Dell Seeks to Recapture U.S. Market ShareBy Reuters | Print
Hammered by the recession and competition by Hewlett-Packard, Dell's executive team says it will focus on regaining market share--particularly at the enterprise level--in the U.S. market.
NEW YORK (Reuters) - Dell Inc DELL.O is still cautious about corporate technology spending, but plans to make acquisitions and aggressively pursue enterprise customers in an effort to win back market share in the United States.
Steve Schuckenbrock, president of the No. 2 PC maker's large enterprise business, said on Thursday that corporations in general were either cautiously investing or stuck in "hunker-down mode." He estimated the split at around 50/50.
Speaking at the Reuters Global Technology Summit in New York, he said Dell would focus on acquiring new customers in the United States, where its personal computer market share is estimated by market research firm IDC to have fallen to about 26 percent in the first quarter.
"I think we scaled back our attention to that over the last couple of years, particularly in the U.S... we lost share in large customers and we're not going to do that again," Schuckenbrock said.
Hewlett-Packard Co HPQ.N overtook Dell as the PC market share leader in the U.S. in the first quarter, according to IDC, boosted by strong demand for consumer notebooks. HP is also the world's largest PC maker, with Dell ranking second.
Dell, which has been working through wrenching cost cuts and headcount reductions, is scheduled to report quarterly earnings next Thursday.
"We're a growth company, (there's) no question we have our eye on the (market) share situation," Schuckenbrock said. "We also have a pretty good eye on margin."
"We have seen some share loss particularly on lower price bands and I think you can expect us to address that," he said.
PCs comprise around 60 percent of Dell's revenue, leaving it more exposed than more-diversified HP to the global slowdown in PC sales brought on by economic weakness.
"We remain cautious about how that spend will come back," Schuckenbrock said, speaking generally about information technology spending. "If I had to guess today, you've got a 50/50 mix of those that are cautiously investing and those that are still in hunker-down mode."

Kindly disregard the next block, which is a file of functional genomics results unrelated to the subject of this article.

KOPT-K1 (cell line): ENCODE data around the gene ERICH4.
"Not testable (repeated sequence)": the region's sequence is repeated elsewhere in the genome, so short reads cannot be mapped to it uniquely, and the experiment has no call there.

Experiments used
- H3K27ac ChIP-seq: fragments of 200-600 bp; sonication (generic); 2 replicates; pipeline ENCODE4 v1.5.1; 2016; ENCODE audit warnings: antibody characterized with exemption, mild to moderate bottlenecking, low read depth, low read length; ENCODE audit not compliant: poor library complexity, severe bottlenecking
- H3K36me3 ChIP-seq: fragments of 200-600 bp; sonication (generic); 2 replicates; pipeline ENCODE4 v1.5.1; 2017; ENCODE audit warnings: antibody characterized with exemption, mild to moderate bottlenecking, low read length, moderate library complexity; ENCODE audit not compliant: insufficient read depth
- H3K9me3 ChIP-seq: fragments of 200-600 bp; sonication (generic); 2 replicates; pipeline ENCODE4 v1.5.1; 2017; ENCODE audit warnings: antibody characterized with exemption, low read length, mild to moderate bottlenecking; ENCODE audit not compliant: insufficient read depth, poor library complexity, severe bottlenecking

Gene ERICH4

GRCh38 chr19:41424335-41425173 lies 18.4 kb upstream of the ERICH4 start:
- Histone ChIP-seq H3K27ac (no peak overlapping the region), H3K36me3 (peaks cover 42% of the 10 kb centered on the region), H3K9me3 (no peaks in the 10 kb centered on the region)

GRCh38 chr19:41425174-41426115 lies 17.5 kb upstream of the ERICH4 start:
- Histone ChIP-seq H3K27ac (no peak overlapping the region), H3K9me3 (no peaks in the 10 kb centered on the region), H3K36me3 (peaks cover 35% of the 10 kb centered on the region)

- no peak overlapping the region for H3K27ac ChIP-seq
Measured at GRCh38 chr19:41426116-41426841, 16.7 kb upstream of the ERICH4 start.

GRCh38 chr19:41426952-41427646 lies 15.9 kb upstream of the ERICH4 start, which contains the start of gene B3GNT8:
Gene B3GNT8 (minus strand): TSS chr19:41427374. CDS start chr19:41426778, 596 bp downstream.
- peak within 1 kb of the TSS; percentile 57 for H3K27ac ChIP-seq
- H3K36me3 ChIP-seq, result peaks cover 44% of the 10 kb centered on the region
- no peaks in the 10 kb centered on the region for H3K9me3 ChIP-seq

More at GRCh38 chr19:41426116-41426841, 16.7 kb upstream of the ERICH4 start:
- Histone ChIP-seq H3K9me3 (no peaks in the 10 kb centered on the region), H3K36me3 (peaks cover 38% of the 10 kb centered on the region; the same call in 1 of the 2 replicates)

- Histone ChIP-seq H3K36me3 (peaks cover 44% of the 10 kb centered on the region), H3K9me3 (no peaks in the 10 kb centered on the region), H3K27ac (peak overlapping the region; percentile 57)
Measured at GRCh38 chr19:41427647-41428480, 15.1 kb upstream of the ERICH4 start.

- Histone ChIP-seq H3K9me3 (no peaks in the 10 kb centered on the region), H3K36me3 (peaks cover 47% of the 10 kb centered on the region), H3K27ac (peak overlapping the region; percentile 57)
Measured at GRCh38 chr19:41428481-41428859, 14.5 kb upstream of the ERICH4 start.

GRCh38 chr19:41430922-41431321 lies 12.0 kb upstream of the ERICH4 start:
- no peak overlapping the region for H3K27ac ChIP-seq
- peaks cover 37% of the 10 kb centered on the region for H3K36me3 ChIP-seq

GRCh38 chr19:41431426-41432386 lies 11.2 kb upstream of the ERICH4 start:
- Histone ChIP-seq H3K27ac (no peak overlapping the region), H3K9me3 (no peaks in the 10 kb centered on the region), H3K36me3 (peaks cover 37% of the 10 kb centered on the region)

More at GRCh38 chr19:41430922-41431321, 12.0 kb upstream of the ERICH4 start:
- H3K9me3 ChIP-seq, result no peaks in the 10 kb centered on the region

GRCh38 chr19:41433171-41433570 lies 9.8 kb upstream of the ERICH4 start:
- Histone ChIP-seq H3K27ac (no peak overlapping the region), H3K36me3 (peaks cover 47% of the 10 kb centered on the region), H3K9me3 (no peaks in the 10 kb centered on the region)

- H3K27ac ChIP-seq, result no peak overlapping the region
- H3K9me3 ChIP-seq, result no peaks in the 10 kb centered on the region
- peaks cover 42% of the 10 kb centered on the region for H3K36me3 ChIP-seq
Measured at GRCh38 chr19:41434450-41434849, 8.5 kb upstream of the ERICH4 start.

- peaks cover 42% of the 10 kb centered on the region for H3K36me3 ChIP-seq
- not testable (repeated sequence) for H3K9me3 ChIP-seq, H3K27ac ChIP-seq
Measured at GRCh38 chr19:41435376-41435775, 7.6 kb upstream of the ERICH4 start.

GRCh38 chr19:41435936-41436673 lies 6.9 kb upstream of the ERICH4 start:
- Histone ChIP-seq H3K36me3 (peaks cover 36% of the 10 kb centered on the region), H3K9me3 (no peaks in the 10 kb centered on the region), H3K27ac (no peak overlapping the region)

When asked if his customers' budget constraints have eased in May compared to April, he answered, "I can't say I've seen that."
Dell Chief Executive Michael Dell has said the company, with around $9 billion in cash and short-term investments, plans to be acquisitive as it looks to diversify its sales base.
Oracle Corp's ORCL.O recent move to acquire Sun Microsystems Inc JAVA.O changed the competitive landscape in enterprise IT, and many analysts expect further deals in the sector this year, given that valuations are so low.
Although Schuckenbrock declined to comment on potential targets or specific business areas the company may be shopping in, he said Dell is interested in software and services.
"We're certainly buyers now and you should expect to see us in that mode," Schuckenbrock said, adding that there were attractive targets for all industry players.
Asked if low valuations meant Dell should pounce now rather than wait, he indicated that competition was a bigger motivator.
"I don't know that it's 'do it now' because of inflation of price. I don't think we're as concerned about that as we are that there's a lot of consolidation in the industry," he said.
Dell's stock is trading at around 10 times forward earnings, according to Reuters Estimates. The shares are up around 10 percent this year, but are off more than 40 percent from a year ago.
Earlier this week, Sanford Bernstein analyst Toni Sacconaghi made positive comments about the company.
"I think Dell probably has the biggest upside of any company that I cover because it's depressed and very inexpensive. If they can effect a turnaround and the economy goes their way they probably have as much upside or more than anyone I cover."